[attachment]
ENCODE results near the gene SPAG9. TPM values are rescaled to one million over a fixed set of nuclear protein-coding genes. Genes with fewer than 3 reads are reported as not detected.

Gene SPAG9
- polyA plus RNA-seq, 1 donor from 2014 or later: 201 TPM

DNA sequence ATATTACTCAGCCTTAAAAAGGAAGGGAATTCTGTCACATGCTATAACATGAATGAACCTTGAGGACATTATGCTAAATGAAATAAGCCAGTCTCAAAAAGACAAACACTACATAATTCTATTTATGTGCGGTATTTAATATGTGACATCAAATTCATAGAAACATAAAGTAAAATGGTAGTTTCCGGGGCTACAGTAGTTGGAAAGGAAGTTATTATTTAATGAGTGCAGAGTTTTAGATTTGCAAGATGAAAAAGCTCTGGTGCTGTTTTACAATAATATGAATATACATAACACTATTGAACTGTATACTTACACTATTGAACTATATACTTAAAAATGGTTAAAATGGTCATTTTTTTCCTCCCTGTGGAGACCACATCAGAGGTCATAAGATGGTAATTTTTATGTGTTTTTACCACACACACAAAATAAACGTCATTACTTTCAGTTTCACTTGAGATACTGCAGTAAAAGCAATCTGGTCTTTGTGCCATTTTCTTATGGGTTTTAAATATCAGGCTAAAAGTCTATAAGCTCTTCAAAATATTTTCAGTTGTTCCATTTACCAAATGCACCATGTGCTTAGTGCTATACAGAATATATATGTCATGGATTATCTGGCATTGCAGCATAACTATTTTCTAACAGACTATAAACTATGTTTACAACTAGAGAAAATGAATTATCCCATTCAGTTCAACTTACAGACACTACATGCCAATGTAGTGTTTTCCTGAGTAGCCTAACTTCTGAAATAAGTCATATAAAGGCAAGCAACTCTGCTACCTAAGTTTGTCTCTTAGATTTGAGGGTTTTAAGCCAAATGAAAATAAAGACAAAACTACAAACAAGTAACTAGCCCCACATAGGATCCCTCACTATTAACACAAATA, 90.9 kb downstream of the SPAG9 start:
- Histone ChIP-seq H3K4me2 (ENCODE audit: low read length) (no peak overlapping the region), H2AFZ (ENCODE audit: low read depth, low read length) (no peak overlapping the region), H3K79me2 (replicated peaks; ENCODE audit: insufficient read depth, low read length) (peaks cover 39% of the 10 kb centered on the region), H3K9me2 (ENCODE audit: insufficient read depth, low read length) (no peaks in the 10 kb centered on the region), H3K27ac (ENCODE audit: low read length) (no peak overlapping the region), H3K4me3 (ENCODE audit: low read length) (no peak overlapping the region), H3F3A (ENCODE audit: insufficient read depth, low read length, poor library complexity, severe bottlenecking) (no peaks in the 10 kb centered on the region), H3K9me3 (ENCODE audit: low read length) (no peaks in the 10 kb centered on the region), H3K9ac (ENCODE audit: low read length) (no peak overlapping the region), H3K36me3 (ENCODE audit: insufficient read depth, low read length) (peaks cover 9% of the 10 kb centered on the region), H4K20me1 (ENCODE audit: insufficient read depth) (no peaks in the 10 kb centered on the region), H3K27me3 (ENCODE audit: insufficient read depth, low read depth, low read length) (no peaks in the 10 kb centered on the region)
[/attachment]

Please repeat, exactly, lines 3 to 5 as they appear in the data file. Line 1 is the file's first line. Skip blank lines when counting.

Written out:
- polyA plus RNA-seq, 1 donor from 2014 or later: 201 TPM

DNA sequence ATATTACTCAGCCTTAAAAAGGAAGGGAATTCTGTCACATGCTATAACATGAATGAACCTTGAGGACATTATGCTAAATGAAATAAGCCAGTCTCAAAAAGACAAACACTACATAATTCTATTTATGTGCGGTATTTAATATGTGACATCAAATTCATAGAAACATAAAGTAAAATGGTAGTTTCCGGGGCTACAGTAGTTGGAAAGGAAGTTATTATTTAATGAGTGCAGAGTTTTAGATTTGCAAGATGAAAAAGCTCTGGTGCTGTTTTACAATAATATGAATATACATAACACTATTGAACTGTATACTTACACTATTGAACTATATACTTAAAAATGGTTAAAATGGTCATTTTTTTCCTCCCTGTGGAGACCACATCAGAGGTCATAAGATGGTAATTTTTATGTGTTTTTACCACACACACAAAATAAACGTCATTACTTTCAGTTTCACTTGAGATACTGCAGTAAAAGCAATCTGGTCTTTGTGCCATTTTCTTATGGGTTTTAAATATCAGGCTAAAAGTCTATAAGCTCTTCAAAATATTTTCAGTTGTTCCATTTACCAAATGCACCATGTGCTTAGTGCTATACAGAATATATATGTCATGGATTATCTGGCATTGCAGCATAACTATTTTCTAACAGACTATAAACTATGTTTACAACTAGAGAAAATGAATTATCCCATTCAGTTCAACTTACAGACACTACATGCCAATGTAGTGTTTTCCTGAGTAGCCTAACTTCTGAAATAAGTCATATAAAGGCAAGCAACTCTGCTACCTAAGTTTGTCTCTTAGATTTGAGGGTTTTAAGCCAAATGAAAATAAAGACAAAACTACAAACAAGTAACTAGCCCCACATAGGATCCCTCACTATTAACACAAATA, 90.9 kb downstream of the SPAG9 start:
- Histone ChIP-seq H3K4me2 (ENCODE audit: low read length) (no peak overlapping the region), H2AFZ (ENCODE audit: low read depth, low read length) (no peak overlapping the region), H3K79me2 (replicated peaks; ENCODE audit: insufficient read depth, low read length) (peaks cover 39% of the 10 kb centered on the region), H3K9me2 (ENCODE audit: insufficient read depth, low read length) (no peaks in the 10 kb centered on the region), H3K27ac (ENCODE audit: low read length) (no peak overlapping the region), H3K4me3 (ENCODE audit: low read length) (no peak overlapping the region), H3F3A (ENCODE audit: insufficient read depth, low read length, poor library complexity, severe bottlenecking) (no peaks in the 10 kb centered on the region), H3K9me3 (ENCODE audit: low read length) (no peaks in the 10 kb centered on the region), H3K9ac (ENCODE audit: low read length) (no peak overlapping the region), H3K36me3 (ENCODE audit: insufficient read depth, low read length) (peaks cover 9% of the 10 kb centered on the region), H4K20me1 (ENCODE audit: insufficient read depth) (no peaks in the 10 kb centered on the region), H3K27me3 (ENCODE audit: insufficient read depth, low read depth, low read length) (no peaks in the 10 kb centered on the region)